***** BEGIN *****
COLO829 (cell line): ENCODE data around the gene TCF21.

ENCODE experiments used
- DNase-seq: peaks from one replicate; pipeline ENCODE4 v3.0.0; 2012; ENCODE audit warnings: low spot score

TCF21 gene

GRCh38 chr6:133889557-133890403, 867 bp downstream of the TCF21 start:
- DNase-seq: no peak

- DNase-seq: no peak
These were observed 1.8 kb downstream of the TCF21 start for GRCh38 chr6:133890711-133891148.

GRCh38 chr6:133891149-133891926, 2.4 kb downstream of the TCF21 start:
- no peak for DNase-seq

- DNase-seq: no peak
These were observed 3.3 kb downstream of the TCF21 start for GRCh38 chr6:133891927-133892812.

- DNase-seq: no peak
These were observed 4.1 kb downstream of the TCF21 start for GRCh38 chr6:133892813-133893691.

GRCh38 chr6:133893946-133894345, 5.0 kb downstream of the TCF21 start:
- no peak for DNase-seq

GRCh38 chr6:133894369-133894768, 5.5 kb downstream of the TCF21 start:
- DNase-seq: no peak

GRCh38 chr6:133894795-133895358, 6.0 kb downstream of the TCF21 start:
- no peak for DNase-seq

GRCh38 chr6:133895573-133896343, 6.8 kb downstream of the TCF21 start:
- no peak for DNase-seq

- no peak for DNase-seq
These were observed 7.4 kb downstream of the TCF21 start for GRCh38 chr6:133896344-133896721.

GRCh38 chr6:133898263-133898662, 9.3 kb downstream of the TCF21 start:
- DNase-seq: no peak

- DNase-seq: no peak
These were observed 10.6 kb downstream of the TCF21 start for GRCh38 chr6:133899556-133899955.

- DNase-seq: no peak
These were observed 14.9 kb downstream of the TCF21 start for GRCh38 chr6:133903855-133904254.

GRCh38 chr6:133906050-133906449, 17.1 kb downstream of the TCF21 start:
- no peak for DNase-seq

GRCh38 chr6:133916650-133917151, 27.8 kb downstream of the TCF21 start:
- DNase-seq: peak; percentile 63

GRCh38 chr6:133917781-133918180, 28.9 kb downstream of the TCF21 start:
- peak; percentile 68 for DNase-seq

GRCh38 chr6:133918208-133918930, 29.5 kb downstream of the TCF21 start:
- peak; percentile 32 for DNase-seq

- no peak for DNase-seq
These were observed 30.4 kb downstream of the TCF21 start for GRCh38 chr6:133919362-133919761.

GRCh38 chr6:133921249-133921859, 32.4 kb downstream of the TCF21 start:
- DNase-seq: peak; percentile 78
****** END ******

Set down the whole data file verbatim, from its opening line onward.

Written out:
COLO829 (cell line): ENCODE data around the gene TCF21.

ENCODE experiments used
- DNase-seq: peaks from one replicate; pipeline ENCODE4 v3.0.0; 2012; ENCODE audit warnings: low spot score

TCF21 gene

GRCh38 chr6:133889557-133890403, 867 bp downstream of the TCF21 start:
- DNase-seq: no peak

- DNase-seq: no peak
These were observed 1.8 kb downstream of the TCF21 start for GRCh38 chr6:133890711-133891148.

GRCh38 chr6:133891149-133891926, 2.4 kb downstream of the TCF21 start:
- no peak for DNase-seq

- DNase-seq: no peak
These were observed 3.3 kb downstream of the TCF21 start for GRCh38 chr6:133891927-133892812.

- DNase-seq: no peak
These were observed 4.1 kb downstream of the TCF21 start for GRCh38 chr6:133892813-133893691.

GRCh38 chr6:133893946-133894345, 5.0 kb downstream of the TCF21 start:
- no peak for DNase-seq

GRCh38 chr6:133894369-133894768, 5.5 kb downstream of the TCF21 start:
- DNase-seq: no peak

GRCh38 chr6:133894795-133895358, 6.0 kb downstream of the TCF21 start:
- no peak for DNase-seq

GRCh38 chr6:133895573-133896343, 6.8 kb downstream of the TCF21 start:
- no peak for DNase-seq

- no peak for DNase-seq
These were observed 7.4 kb downstream of the TCF21 start for GRCh38 chr6:133896344-133896721.

GRCh38 chr6:133898263-133898662, 9.3 kb downstream of the TCF21 start:
- DNase-seq: no peak

- DNase-seq: no peak
These were observed 10.6 kb downstream of the TCF21 start for GRCh38 chr6:133899556-133899955.

- DNase-seq: no peak
These were observed 14.9 kb downstream of the TCF21 start for GRCh38 chr6:133903855-133904254.

GRCh38 chr6:133906050-133906449, 17.1 kb downstream of the TCF21 start:
- no peak for DNase-seq

GRCh38 chr6:133916650-133917151, 27.8 kb downstream of the TCF21 start:
- DNase-seq: peak; percentile 63

GRCh38 chr6:133917781-133918180, 28.9 kb downstream of the TCF21 start:
- peak; percentile 68 for DNase-seq

GRCh38 chr6:133918208-133918930, 29.5 kb downstream of the TCF21 start:
- peak; percentile 32 for DNase-seq

- no peak for DNase-seq
These were observed 30.4 kb downstream of the TCF21 start for GRCh38 chr6:133919362-133919761.

GRCh38 chr6:133921249-133921859, 32.4 kb downstream of the TCF21 start:
- DNase-seq: peak; percentile 78